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Publications (2)6.11 Total impact

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    ABSTRACT: Considering the high cost of dedicated small-animal positron emission tomography/computed tomography (PET/CT), an acceptable alternative in many situations might be clinical PET/CT. However, spatial resolution and image quality are of concern. The utility of clinical PET/CT for small-animal research and image quality improvements from super-resolution (spatial subsampling) were investigated. National Electrical Manufacturers Association (NEMA) NU 4 phantom and mouse data were acquired with a clinical PET/CT scanner, as both conventional static and stepped scans. Static scans were reconstructed with and without point spread function (PSF) modeling. Stepped images were postprocessed with iterative deconvolution to produce super-resolution images. Image quality was markedly improved using the super-resolution technique, avoiding certain artifacts produced by PSF modeling. The 2 mm rod of the NU 4 phantom was visualized with high contrast, and the major structures of the mouse were well resolved. Although not a perfect substitute for a state-of-the-art small-animal PET/CT scanner, a clinical PET/CT scanner with super-resolution produces acceptable small-animal image quality for many preclinical research studies.
    Molecular Imaging 06/2012; 11(3):210-9. · 3.41 Impact Factor
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    ABSTRACT: The lesion detection performance of SPECT and PET scanners is most commonly evaluated with a phantom containing hollow spheres in a background chamber at a specified radionuclide contrast ratio. However, there are limitations associated with a miniature version of a hollow sphere phantom for small-animal SPECT and PET scanners. One issue is that the 'wall effect' associated with zero activity in the sphere wall and fill port causes significant errors for small diameter spheres. Another issue is that there are practical difficulties in fabricating and in filling very small spheres (<3 mm diameter). The need for lesion detection performance assessment of small-animal scanners has motivated our development of a micro-hollow sphere phantom that utilizes the principle of superposition. The phantom is fabricated by stereolithography and has interchangeable sectors containing hollow spheres with volumes ranging from 1 to 14 microL (diameters ranging from 1.25 to 3.0 mm). A simple 60 degrees internal rotation switches the positions of three such sectors with their corresponding background regions. Raw data from scans of each rotated configuration are combined and reconstructed to yield superposition images. Since the sphere counts and background counts are acquired separately, the wall effect is eliminated. The raw data are subsampled randomly prior to summation and reconstruction to specify the desired sphere-to-background contrast ratio of the superposition image. A set of images with multiple contrast ratios is generated for visual assessment of lesion detection thresholds. To demonstrate the utility of the phantom, data were acquired with a multi-pinhole SPECT/CT scanner. Micro-liter syringes were successful in filling the small hollow spheres, and the accuracy of the dispensed volume was validated through repeated filling and weighing of the spheres. The phantom's internal rotation and the data analysis process were successful in producing the expected superposition images. Visual inspection of the multi-contrast images provided simple determination of lesion detection thresholds for this scanner (4:1 ratio for 1.5 mm spheres and 3:1 ratio for 2.0 mm spheres) at a specified cumulated background concentration (30 kBq-min microL(-1)). In summary, the micro-hollow sphere phantom demonstrated its practical utility for lesion detection evaluation and is well suited for comparing the task-based performance of small-animal SPECT and PET scanners.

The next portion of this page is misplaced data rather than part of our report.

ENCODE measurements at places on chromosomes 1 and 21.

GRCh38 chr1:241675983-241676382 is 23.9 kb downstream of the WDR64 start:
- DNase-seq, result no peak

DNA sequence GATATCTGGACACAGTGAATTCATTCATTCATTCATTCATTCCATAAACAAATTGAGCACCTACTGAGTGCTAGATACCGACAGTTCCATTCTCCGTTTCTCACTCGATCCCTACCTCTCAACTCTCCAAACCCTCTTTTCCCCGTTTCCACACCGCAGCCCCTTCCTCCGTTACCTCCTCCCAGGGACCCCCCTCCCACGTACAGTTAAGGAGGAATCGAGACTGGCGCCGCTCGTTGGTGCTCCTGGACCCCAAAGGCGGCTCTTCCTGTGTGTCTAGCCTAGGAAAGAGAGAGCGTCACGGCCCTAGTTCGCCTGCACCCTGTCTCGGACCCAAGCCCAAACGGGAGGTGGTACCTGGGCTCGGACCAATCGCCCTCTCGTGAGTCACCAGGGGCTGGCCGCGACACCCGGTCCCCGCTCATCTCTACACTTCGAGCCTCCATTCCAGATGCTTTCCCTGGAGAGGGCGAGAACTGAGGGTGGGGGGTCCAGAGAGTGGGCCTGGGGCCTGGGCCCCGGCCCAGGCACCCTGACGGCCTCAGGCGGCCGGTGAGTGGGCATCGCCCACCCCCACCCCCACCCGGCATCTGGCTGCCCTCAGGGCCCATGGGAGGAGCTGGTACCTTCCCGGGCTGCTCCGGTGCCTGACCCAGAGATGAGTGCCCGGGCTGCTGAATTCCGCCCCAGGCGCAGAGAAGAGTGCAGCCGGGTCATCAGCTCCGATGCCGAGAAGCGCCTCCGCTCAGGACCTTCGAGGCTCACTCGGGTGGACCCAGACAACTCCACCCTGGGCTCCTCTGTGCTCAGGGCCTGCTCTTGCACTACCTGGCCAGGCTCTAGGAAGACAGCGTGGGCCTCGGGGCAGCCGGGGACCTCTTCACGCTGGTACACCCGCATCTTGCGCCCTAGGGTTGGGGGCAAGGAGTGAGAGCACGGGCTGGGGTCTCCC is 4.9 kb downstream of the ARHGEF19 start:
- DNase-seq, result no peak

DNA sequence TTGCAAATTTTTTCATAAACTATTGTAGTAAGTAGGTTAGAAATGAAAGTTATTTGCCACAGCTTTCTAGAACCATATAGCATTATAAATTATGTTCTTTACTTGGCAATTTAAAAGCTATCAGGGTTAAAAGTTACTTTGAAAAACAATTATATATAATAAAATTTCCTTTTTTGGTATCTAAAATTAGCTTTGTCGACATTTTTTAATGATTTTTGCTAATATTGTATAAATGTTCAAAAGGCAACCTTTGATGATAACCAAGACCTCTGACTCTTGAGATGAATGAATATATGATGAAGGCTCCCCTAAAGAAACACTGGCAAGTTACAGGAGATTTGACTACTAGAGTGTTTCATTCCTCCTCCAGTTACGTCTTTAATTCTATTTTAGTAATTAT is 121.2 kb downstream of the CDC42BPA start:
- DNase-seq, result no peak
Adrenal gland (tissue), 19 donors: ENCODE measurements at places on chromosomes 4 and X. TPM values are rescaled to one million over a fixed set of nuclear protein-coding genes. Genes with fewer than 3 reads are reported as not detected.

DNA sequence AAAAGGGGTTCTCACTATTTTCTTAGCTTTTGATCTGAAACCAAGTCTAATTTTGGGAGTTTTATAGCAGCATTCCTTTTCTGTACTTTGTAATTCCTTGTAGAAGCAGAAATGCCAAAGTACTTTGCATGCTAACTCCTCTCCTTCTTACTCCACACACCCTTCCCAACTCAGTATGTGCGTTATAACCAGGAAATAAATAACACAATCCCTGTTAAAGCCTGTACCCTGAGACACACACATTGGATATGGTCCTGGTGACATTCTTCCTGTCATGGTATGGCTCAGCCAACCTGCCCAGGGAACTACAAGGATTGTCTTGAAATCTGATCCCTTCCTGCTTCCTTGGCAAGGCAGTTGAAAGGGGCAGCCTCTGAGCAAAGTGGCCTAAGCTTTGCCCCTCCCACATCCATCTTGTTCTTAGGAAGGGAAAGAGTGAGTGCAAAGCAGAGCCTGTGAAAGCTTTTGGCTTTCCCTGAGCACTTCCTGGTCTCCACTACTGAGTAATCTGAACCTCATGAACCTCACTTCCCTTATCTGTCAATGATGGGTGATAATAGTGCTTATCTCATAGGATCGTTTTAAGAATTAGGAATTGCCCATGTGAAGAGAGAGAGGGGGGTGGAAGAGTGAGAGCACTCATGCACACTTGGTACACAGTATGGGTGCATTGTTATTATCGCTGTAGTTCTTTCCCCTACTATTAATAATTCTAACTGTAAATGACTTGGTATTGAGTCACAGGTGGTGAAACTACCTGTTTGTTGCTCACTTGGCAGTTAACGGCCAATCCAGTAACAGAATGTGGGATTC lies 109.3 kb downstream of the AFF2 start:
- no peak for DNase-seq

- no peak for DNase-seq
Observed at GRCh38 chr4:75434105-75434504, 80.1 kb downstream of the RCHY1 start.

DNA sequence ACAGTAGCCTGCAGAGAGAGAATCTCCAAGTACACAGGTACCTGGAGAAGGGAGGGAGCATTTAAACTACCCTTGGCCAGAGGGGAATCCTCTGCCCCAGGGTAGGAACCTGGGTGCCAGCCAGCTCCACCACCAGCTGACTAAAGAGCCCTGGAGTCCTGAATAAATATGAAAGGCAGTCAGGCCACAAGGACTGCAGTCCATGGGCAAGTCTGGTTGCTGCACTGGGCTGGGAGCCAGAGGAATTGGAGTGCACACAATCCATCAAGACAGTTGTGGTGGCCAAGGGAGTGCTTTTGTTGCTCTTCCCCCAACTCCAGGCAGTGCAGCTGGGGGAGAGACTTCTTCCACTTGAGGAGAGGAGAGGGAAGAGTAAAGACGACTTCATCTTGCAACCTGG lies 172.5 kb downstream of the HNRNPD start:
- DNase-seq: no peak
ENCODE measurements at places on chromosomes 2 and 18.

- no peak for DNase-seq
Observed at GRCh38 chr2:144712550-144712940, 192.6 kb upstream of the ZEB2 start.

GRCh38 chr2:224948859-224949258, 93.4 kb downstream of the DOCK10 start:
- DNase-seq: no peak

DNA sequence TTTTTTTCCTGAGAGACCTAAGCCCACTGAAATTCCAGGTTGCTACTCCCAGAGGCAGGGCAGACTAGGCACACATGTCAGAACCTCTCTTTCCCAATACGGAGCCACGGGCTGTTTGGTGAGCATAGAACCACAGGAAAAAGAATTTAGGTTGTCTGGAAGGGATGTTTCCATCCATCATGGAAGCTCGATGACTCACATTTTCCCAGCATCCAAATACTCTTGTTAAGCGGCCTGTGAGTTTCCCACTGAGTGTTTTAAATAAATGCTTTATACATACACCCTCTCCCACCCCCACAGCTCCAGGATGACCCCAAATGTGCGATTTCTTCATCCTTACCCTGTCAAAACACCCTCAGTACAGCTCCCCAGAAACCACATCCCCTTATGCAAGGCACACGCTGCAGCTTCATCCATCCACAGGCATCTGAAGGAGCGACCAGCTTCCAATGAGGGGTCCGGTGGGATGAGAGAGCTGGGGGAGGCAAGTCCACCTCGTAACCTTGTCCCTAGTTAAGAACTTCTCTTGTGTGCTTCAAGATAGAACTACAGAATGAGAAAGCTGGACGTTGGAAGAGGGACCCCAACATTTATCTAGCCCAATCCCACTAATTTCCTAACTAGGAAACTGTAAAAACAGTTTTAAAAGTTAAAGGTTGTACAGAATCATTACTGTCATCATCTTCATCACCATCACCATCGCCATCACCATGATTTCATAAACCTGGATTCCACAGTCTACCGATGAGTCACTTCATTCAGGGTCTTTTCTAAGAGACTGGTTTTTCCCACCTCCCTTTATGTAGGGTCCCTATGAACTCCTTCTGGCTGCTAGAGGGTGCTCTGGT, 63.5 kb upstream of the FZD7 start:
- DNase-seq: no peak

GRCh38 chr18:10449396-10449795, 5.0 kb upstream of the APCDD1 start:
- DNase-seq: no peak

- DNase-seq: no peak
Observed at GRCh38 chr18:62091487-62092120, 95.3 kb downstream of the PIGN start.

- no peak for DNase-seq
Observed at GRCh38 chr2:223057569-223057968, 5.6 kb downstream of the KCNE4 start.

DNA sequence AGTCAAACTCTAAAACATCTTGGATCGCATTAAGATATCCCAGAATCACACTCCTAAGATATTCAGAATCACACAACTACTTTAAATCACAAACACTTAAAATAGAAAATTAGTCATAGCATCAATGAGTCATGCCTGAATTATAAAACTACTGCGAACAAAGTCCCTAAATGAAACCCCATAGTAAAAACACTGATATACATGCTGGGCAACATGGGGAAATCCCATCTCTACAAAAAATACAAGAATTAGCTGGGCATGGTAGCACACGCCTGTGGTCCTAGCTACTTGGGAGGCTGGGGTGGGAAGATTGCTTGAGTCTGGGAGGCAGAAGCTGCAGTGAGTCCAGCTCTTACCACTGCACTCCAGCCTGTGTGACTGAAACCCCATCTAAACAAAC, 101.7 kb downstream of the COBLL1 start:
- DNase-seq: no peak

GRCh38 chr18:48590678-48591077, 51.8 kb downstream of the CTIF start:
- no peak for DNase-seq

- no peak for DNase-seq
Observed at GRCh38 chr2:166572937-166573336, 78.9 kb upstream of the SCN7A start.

Physics in Medicine and Biology 09/2010; 55(18):5363-81. · 2.70 Impact Factor